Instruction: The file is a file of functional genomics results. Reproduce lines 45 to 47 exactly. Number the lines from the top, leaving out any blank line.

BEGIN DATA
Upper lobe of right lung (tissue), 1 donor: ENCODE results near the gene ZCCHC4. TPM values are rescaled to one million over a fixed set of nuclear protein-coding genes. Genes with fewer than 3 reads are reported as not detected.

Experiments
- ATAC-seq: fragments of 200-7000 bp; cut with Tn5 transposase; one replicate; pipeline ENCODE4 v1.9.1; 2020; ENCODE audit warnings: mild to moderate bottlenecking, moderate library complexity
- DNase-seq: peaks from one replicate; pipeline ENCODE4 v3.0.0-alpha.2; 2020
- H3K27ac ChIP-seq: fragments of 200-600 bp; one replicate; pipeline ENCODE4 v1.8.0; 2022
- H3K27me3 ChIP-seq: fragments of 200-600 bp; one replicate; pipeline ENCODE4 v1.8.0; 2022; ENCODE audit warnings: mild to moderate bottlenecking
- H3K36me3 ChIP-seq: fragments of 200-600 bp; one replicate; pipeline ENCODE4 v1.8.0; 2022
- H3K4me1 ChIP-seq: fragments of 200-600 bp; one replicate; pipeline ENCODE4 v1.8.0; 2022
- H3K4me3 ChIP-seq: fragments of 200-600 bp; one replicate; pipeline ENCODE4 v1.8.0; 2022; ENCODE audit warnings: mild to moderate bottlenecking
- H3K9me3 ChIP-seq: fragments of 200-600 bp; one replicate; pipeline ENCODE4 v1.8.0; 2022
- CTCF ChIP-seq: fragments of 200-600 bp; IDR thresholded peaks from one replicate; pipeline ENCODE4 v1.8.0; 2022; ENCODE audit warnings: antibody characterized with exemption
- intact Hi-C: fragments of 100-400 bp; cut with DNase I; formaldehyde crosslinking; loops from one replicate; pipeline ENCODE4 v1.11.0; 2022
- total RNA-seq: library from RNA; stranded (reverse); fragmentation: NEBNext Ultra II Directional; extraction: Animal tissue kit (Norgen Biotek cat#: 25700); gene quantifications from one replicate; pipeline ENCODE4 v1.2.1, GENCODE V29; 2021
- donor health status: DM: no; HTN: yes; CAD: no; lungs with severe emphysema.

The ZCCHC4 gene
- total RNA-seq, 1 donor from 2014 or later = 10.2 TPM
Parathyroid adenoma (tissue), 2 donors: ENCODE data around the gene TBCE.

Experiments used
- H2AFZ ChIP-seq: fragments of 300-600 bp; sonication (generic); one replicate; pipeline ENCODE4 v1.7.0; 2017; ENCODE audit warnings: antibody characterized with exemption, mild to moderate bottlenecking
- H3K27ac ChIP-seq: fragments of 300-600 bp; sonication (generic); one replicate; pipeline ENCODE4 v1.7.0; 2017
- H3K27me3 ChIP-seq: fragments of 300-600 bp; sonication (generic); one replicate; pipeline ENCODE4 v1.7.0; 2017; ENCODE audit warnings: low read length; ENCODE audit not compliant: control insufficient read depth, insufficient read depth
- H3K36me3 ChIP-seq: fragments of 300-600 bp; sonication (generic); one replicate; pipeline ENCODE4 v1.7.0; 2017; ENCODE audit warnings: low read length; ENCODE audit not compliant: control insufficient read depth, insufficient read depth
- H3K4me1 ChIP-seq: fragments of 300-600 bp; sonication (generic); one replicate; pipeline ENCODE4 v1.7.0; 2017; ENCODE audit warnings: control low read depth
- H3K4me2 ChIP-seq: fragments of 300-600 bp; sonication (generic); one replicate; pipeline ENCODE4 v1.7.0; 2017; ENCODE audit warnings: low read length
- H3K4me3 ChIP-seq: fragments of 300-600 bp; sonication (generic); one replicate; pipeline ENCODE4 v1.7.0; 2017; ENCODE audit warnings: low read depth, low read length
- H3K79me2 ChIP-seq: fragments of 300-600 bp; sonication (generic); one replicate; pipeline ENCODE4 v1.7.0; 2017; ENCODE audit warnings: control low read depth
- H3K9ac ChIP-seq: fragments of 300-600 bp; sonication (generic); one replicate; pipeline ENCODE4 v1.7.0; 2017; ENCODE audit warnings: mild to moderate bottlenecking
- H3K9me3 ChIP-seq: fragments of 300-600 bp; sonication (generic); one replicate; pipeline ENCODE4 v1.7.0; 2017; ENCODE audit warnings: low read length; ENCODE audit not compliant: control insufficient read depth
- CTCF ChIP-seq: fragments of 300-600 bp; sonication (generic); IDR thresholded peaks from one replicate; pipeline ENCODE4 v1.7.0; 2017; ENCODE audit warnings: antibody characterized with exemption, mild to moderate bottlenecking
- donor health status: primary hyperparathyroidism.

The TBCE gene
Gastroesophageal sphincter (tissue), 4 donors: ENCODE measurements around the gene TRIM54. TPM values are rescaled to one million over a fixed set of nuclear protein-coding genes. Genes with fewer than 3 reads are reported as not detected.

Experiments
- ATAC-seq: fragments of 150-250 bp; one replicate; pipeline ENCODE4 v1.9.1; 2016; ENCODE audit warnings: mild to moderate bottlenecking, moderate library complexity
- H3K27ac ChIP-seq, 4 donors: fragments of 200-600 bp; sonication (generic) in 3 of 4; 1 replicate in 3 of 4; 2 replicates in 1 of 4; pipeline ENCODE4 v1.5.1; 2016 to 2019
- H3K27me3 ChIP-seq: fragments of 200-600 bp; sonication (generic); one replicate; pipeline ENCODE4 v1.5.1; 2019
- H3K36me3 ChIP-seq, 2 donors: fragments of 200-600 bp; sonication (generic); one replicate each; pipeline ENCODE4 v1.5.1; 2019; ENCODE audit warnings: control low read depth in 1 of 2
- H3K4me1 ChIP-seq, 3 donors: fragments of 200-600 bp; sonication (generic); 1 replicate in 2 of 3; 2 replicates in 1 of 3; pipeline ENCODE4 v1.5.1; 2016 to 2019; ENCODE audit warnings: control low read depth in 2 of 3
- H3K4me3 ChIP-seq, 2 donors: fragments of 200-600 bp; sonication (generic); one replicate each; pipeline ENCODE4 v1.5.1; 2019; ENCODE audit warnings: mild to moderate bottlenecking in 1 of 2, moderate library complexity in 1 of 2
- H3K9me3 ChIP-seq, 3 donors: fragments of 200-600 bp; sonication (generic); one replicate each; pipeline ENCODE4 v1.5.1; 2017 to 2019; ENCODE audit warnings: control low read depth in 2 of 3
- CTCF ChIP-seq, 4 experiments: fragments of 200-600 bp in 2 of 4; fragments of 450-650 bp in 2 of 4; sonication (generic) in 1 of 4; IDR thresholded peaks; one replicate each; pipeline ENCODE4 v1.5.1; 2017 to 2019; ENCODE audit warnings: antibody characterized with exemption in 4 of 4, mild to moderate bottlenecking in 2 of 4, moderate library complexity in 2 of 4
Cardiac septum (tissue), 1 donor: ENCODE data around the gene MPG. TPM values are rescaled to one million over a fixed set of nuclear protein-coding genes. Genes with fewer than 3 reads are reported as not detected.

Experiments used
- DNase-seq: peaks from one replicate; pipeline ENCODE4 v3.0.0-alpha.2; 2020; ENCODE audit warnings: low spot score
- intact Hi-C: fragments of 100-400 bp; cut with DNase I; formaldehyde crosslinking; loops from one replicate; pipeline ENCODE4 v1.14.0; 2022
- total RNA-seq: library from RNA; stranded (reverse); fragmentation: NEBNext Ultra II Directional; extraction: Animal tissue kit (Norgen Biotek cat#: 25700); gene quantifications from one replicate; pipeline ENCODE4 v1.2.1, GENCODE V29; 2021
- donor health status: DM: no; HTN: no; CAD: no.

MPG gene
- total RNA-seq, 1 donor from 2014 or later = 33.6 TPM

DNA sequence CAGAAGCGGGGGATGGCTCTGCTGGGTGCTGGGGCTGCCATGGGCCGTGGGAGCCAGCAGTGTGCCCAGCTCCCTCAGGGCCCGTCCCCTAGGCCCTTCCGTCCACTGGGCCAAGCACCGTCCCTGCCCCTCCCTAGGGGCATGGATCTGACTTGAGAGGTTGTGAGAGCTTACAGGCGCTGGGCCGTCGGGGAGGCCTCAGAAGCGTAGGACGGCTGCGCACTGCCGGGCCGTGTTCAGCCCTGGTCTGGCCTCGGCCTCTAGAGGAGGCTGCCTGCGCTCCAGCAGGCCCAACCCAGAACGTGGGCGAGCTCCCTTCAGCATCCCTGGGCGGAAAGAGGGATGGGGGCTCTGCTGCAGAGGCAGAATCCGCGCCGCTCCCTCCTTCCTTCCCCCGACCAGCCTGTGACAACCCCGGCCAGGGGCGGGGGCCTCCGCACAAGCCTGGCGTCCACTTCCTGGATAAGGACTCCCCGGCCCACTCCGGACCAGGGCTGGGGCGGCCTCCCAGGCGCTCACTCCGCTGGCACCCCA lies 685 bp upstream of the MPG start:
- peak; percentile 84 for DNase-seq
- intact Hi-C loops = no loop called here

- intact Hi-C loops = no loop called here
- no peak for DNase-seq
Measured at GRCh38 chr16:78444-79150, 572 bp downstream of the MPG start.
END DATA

- intact Hi-C: fragments of 100-400 bp; cut with DNase I; formaldehyde crosslinking; loops from one replicate; pipeline ENCODE4 v1.14.0; 2022
- total RNA-seq: library from RNA; stranded (reverse); fragmentation: NEBNext Ultra II Directional; extraction: Animal tissue kit (Norgen Biotek cat#: 25700); gene quantifications from one replicate; pipeline ENCODE4 v1.2.1, GENCODE V29; 2021
- donor health status: DM: no; HTN: no; CAD: no.